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Thursday, 17 February 1977
Page: 226

Mr NEWMAN (Bass) -(by leave)-I was disappointed and surprised to hear the statements by Opposition members in the grievance debate today. The Deputy Leader of the Opposition (Mr Uren), the honourable member for Hughes (Mr Les Johnson) and the honourable member for Fremantle (Mr Beazley) have all deliberately distorted the true position in respect of the existing and proposed new Commonwealth-State housing agreements. I was particularly disappointed to note that the honourable member for Fremantle, whom I had previously considered to be a person of absolute integrity, had descended to cheap political tricks in order to try to mislead people who would be listening to the parliamentary broadcasts in Western Australia. It is obvious that these 3 Labor members who have spoken today are making a last ditch stand in a vain attempt to influence the State election in Western Australia. I am troubled that in doing so they may spread anxiety and fear amongst the needy and the poor- the very people for whom they pretend to fight.

Let me make it clear from the beginning that the present arrangements introduced by the previous Labor Government in the 1973-74 CommonwealthState Housing Agreement are inefficient and inadequate. Although many millions of dollars are being spent on welfare housing, thousands and thousands of people on or below the poverty line do not receive the benefit of this money and aU the honourable members who spoke today well know it. These people are simply not receiving State housing assistance. Worse, there are people on very high incomes who do receive the benefit of the money. The taxpayer is supplementing their already high incomes while needy people go without. I have previously given examples of abuses under the present Agreement. May I add yet another. In New South Wales a man who bought a Housing Commission home used the rent from it to build himself a home of what could only be described as luxurious standards. The man bought the Commission home at 4.5 per cent interest on long repayment terms and then let it at $55 a week. This helped him to finance his new home. Meanwhile, his tennant, because of the high rent and his poor circumstances, was forced to go to the Housing Commission to apply for a Commission house. Examples like this are intolerable and I am staggered that they could be defended by the Opposition.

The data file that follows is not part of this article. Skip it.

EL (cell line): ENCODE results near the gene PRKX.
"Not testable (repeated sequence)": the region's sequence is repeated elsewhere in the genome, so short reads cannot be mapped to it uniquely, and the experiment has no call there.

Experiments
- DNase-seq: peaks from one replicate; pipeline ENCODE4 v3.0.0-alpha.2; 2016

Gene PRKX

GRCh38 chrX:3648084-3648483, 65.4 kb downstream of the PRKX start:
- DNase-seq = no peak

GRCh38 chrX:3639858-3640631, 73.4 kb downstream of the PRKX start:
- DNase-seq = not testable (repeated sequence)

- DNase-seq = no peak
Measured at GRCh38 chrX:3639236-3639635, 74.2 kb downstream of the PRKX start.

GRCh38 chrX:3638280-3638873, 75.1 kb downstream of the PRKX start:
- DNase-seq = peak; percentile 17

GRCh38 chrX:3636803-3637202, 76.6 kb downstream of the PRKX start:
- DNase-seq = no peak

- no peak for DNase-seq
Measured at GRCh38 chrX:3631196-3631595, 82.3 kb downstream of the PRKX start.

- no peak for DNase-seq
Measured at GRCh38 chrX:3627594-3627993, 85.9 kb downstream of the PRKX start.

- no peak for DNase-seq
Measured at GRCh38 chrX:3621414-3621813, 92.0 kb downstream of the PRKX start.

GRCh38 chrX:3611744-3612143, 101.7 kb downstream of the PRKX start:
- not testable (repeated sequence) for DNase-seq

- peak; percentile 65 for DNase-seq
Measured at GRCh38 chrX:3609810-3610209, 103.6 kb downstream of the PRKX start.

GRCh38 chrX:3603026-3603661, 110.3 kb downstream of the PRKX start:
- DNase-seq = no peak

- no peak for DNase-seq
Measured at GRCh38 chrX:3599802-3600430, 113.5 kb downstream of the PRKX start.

At the Premiers Conference last year the Prime Minister (Mr Malcolm Fraser) outlined the Government's concern for welfare housing and the broad guidelines that it intended to adopt to build a new agreement. This was confirmed after the Conference by telex to aU States. The Premiers were well aware of the Government's intentions as long ago as that For example, Premier Wran replied by telex on 24 May agreeing that an effort had to be made to get money to those people now missing out. He agreed that the best way to do this was to proceed to a ministerial conference. Since then formal and informal talks and negotiations have commenced with the States. Officials of the Commonwealth met with officials of all States in November last year. Today they have been meeting again to thrash out the details of recommendations that could be put to Ministers for their consideration at an April meeting. There has been, and I hope there will continue to be, close co-operation with the States in working out the new agreement. This particularly gives the lie to the assertions of the Deputy Leader of the Opposition.

Let me make clear the position regarding the present Agreement. False claims have been made by the speakers today that rents would rise because of Commonwealth actions. In a letter to the Financial Review yesterday Premier Wran falsely implied that the Commonwealth would force rises immediately. It is the prerogative of the States to consider whether rents should rise and, if they do, in what manner they should rise. The Commonwealth will not attempt to impose any new conditions on the States in this matter. Again, claims have been made that those purchasing Housing Commission homes will be forced to pay higher interest rates. I reject these allegations as completely without foundation. The Commonwealth's broad objectives for the new agreement are as follows: Firstly, regarding rental policy, they are to introduce market rents for public housing- a move already begun by the New South Wales Labor Government- and by way of rent rebates to assist moderate and low income earners who are in need. Secondly, with regard to the purchase of housing, the broad objectives are that houses should be sold for cash. Where a person can afford to purchase a house, for example by using the resources of permanent building societies or savings banks, he should do so as any other person is required to do. Where moderate and low income earners need assistance, help will be provided at subsidised rates through the home builders' account. The Commonwealth and State Ministers are now working on how the guidelines might be implemented. We have yet to determine what will be the levels of rent rebates, what families will be offered assistance, what assistance will be offered for home purchase -

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